Connected has ratings and reviews. by. Nicholas A. Christakis, one another are revealed in the studies of Drs. Christakis and Fowler, which have . Connected The surprising power of networks and how they shape our lives – How your friends’ friends’ friends affect everything you think, feel. “Connected,” by Nicholas A. Christakis and James H. Fowler, is full of this kind of research. “What a colossal waste of money it is for social.
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Feb 12, Cathy rated it really liked it. Research by Lazersfeld and Berelson has shown that online social networks are homophilic i. A study of interconnections between blogs followed clearly illustrates this political divide:. It’s all interesting and somehow simultaneously intuitively truthful and mind-bending.
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Connected: The Surprising Power of Our Social Networks
Network science can identify those influential people at the heart of networks, so they can be targeted. May 30, Erika RS rated it it was ok. And the authors aren’t bad writers. I think I cnonected more in the right space of mind to be able to prolong interest in reading it through.
Do you really have to draw these enormous networks to find out how promiscuous high school students transmit syphilis? This could be a good book, were it not for the constant repetitions the authors sure imagine their readers to be simpletons chistakis, the superfluous anecdotes and the overall disjointed writing.
Truett on Summary of Drive by Dan Pink ….
Book summary of ‘Connected’ by Nicolas Christakis & James Fowler | Ignition Blog
This is an interesting overview of social connections and how the impact us and our world. Unfortunately, rather than operating in one isolated area of the game it rapidly spread and infected the whole game. Mar 08, Thomas Edmund rated it it was amazing. When a friend lives less than 1 mile away becomes happy, it can increase your chance of becoming happy.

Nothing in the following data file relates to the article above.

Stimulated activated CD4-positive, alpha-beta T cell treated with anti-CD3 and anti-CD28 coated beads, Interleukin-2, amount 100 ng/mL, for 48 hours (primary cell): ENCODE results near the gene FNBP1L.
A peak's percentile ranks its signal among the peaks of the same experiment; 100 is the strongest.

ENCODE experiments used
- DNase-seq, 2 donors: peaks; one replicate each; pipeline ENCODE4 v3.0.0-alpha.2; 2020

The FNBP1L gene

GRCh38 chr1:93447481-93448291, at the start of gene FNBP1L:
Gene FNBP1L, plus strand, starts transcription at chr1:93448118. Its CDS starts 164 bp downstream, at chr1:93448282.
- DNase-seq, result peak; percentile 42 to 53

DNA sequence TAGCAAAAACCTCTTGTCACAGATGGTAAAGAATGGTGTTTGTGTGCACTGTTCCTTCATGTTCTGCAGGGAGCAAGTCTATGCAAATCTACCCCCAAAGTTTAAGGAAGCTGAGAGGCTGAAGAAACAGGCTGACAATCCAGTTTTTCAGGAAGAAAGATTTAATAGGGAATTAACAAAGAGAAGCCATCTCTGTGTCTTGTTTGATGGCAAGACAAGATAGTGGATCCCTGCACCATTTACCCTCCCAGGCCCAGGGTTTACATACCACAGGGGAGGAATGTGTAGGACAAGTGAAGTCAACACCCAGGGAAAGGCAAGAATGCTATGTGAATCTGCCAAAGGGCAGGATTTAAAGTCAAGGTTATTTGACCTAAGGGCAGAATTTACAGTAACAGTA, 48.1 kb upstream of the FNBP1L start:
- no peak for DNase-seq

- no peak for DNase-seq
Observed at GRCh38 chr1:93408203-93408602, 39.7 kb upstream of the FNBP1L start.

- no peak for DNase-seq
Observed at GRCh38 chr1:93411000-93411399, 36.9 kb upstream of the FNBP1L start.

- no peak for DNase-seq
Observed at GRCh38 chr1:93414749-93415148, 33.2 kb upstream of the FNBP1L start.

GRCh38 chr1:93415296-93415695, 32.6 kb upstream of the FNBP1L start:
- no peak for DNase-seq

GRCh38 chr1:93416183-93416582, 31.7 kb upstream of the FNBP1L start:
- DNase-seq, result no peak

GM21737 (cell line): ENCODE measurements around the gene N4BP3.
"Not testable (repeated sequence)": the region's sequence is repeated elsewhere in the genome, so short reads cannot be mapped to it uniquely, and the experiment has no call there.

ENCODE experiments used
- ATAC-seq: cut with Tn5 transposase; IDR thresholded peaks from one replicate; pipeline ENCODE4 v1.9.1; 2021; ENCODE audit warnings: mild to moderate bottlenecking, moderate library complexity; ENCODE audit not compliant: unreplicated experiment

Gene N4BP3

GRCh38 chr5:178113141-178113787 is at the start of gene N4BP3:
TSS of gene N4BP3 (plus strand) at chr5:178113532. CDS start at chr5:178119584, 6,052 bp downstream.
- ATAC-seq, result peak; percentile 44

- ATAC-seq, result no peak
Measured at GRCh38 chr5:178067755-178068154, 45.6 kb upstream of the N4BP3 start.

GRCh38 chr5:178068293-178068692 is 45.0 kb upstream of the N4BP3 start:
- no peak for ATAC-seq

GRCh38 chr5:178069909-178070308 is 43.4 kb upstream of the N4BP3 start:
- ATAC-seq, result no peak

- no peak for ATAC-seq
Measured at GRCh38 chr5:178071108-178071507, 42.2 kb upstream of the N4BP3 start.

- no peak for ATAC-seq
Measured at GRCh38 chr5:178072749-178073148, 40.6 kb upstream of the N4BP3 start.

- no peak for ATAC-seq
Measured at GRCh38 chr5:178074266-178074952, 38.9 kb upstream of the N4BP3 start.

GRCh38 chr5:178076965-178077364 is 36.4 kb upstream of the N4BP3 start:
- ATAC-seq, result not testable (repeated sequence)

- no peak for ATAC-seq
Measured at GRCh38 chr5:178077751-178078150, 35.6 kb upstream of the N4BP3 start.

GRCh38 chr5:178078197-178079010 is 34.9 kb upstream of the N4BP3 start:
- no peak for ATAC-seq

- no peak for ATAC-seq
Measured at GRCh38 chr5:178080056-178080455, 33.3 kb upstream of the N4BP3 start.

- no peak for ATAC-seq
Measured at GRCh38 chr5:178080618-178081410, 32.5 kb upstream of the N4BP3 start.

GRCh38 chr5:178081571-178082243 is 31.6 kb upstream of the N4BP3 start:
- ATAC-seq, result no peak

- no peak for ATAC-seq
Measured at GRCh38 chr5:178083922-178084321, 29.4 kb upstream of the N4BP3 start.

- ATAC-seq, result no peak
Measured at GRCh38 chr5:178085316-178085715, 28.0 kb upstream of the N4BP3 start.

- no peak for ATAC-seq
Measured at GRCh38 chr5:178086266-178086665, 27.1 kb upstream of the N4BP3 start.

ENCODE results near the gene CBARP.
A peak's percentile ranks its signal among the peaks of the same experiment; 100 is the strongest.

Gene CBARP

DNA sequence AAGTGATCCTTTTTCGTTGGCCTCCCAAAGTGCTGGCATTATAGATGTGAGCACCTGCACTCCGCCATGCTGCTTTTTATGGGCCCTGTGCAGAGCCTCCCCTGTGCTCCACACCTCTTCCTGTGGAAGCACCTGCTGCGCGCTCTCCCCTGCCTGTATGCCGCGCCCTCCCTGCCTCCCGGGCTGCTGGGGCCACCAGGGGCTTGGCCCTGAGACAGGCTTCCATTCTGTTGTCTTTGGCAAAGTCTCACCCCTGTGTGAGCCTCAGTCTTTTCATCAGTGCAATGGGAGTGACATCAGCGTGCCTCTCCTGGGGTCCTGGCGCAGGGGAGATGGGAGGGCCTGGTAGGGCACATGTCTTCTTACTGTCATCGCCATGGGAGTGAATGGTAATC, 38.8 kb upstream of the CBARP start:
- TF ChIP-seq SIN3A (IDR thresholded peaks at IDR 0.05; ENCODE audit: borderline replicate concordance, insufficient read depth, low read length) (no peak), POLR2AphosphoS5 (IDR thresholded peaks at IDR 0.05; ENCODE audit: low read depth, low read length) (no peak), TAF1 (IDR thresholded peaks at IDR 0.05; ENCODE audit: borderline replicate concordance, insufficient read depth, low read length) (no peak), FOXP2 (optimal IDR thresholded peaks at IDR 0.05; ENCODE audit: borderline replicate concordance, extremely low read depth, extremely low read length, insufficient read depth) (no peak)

The Internet has allowed the rapid spread and co-creation of ideas such as Linux and Firefox and Wikipedia. No trivia or quizzes yet. For example, the discovery that people with social networks where many of their friends don’t know each other, but many do neither isolated nor excessively fractured are the most likely to be able to sway an election by the way they vote, both by increasing the number of people voting and because most of the people you know, have similar opinions to you about who to vote for.
Mar 26, Andy Oram rated it it was amazing. Sure, it’s less influence at each degree, but the unknown people in your myriad networks yield a certain, empirical influence over your actions. Connected presents more material than just a proof of Three Degrees of Influence.
These things spread quickly and for the most part immeasurably. For example, people tend to find jobs and relationship opportunities through distant or weak ties because they have generally already evaluated the opportunities presented by their strong, close ties.
And people at the centre of a network have more influence than those on the periphery. Christakis and Fowler, which have repeatedly made front-page news nationwide. You influence your friends, friends’ friends, and friends’ friends’ friends, and they influence you back.
The larger the group, the greater the complexity. The implications of these insights for medicine, economics and social policy are huge.